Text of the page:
Incredibly intelligent--incredibly INTENSE two year old - Mothering Forums
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#1 of 5 Old 06-07-2007, 11:07 PM - Thread Starter
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Incredibly intelligent--incredibly INTENSE two year old


Let me start with some basics: I have two boys, a three month old (Connor), and a 26 month old (Ian). The 2yr old has been a very intense child from infancy. The three month old has had a lot of medical issues since birth, and in researching ways to help him, I've stumbled across a potential explanation for my two year old's behavior. Read below, an email that I recently sent to family.

Okay, I've been doing all this research on what might possibly help Connor, right? I've been focussing on food allergies lately, suspicious that he might have some allergy to my breast milk. In my research, I've started to realize that Ian shows many of the classic signs of chronic allergies, including swollen lymph nodes (constantly, so swollen that they stick out of his neck, you can see them when he turns his head), frequent colds, several ear infections, often a dry cough at night, a runny nose, he had reflux as an infant...Also, several times I read that chronic allergies can lead to behavioral problems (think about it, have you ever had a headache--even a really minor one--that just nags and nags at you until you finally snap? And it might be the littlest thing that makes you snap, maybe you can't get the cap on your pen, maybe you can't get the key into your ignition)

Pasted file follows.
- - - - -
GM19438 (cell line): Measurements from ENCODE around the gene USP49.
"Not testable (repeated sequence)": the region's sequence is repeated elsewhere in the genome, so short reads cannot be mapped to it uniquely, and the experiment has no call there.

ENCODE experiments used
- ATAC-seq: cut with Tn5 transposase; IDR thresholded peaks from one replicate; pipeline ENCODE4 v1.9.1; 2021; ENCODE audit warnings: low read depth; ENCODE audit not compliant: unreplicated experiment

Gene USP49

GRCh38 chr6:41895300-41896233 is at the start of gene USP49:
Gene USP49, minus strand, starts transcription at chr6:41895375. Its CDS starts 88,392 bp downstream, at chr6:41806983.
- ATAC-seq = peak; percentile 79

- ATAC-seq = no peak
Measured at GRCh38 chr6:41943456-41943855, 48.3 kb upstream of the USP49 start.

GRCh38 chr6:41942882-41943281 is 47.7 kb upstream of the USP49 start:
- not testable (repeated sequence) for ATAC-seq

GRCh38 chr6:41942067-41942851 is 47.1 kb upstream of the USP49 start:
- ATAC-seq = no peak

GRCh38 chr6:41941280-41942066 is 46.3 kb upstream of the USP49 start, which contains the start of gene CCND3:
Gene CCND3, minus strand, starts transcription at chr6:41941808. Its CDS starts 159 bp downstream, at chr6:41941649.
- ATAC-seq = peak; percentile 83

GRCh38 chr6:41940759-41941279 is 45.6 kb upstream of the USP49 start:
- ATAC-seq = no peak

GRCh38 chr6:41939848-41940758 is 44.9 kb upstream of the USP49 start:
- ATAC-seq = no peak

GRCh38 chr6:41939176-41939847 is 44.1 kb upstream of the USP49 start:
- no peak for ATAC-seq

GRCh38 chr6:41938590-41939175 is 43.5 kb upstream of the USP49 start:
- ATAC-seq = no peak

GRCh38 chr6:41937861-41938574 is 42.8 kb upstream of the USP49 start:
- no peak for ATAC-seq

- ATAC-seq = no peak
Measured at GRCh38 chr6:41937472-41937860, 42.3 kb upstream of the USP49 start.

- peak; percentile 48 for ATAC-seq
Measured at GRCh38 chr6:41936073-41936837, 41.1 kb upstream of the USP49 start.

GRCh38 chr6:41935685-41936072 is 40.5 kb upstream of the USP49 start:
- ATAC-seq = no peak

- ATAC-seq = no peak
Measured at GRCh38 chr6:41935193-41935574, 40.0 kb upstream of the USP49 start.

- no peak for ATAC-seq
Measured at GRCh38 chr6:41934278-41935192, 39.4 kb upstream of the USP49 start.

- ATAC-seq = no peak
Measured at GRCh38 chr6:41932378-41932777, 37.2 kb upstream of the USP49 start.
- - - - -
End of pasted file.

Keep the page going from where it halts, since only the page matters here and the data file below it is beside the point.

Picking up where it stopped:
So, I took him in to the dr yesterday. He was in prime mood, too (by that I mean he was being terrible) He wasn't listening AT ALL, kept trying to escape from the room, was walking around the room hitting and kicking various things, answered "NO" to everything... It was making it really really hard to talk to the dr. Also, I had Connor with me and he was fussing, so I was trying to deal with Connor, trying to keep Ian in the room, trying to keep Ian from climbing the walls (literally it seemed) and trying to talk to the dr. Even Super Nanny couldn't have handled it I don't think.

Oh yeah, and this is after a rough day at work...hell, it's been rough since I went back to work, no one is giving me any flexibility even though they all know that Connor is still sick and I don't have a sitter for him until next week.